During the United Nations Conference on Environmental Resources, which was held in New York between March 22-24, the Secretary-General of the international organization, Antonio Guterres, issued the following warning messages:
Melting glaciers may lead to the shallowing of major rivers in South Asia, such as the Ganges, Indus and Brahmaputra. Rising sea levels caused by melting, coupled with salt water intrusion, will destroy most of the large deltas of these rivers. Rivers and glaciers serve as the planet’s largest reservoir of fresh water, and their retreat is life-threatening.
causes of dissolution
The environmental expert, Dr. Domit Kamel, head of the Global Environment Party (an association for environmental awareness based in Beirut), enumerated for “Sky News Arabia” the reasons for the melting of glaciers, and how the matter reached the current danger:
Global warming changed the pattern of coldness in the layers of the atmosphere, which caused the phenomenon known as “global warming” that affects the poles, mountains and glaciers. An increase in the Earth’s temperature by 1.5 degrees has negative repercussions, such as the melting of rivers and glaciers, as well as affecting forests and all living things. Melting snow is a double crisis, in that it triggers one change and then causes other changes, such as sea level rise. The melting of large quantities of snow on the surface of the planet, whether in the poles or highlands, such as the Himalayas, is likely to increase in light of the sharp climate changes. These comprehensive negative effects prompted global organizations to move and work to reduce the rise in temperature. Globally, there is no unified strategy to confront these changes, in addition to the continuation of the major industrialized countries in their activities without monitoring, and the consumption of huge quantities of fossil fuels.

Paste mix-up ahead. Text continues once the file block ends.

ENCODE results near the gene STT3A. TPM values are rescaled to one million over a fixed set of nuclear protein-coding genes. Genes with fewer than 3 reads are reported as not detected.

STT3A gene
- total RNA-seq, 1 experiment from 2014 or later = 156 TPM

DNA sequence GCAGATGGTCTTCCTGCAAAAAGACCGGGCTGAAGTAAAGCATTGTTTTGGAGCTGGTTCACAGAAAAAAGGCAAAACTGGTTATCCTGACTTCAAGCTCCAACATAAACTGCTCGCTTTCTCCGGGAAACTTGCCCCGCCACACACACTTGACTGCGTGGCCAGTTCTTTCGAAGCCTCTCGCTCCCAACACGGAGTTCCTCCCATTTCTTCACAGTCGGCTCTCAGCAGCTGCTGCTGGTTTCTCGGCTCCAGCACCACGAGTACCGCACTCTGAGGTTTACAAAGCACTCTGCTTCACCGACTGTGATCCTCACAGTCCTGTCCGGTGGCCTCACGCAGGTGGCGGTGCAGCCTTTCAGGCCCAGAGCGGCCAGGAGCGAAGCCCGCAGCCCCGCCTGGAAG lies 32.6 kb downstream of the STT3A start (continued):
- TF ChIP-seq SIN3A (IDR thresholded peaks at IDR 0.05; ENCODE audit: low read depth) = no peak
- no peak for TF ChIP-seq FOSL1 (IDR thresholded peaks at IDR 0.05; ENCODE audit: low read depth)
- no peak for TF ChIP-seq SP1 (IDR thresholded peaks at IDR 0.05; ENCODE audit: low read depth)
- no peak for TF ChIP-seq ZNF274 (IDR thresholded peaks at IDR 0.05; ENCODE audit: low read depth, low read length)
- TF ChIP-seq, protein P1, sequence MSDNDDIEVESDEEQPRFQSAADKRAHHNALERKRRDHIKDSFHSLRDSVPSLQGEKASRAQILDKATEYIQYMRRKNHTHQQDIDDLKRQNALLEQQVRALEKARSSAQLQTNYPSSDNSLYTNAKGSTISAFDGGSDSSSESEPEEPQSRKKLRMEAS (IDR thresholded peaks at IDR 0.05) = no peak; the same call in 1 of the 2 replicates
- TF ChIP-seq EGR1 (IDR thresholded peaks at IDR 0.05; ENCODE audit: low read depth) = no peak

The “Science” magazine, through a study published recently, highlighted the acceleration of the rate of losses due to climate change, including the loss of 26 percent of the total ice mass, noting that smaller rivers will be the first to be affected.
The number of glaciers in the world reaches 215,000 rivers, half of which, especially the small ones, are at risk of disappearing by the end of the current century if the Earth’s temperature is limited to 1.5 degrees Celsius above pre-industrial levels.
But if the climate warms by an additional 4 degrees Celsius, the worst-case scenario will occur, as larger glaciers such as those in Alaska will be affected by increasing amounts.
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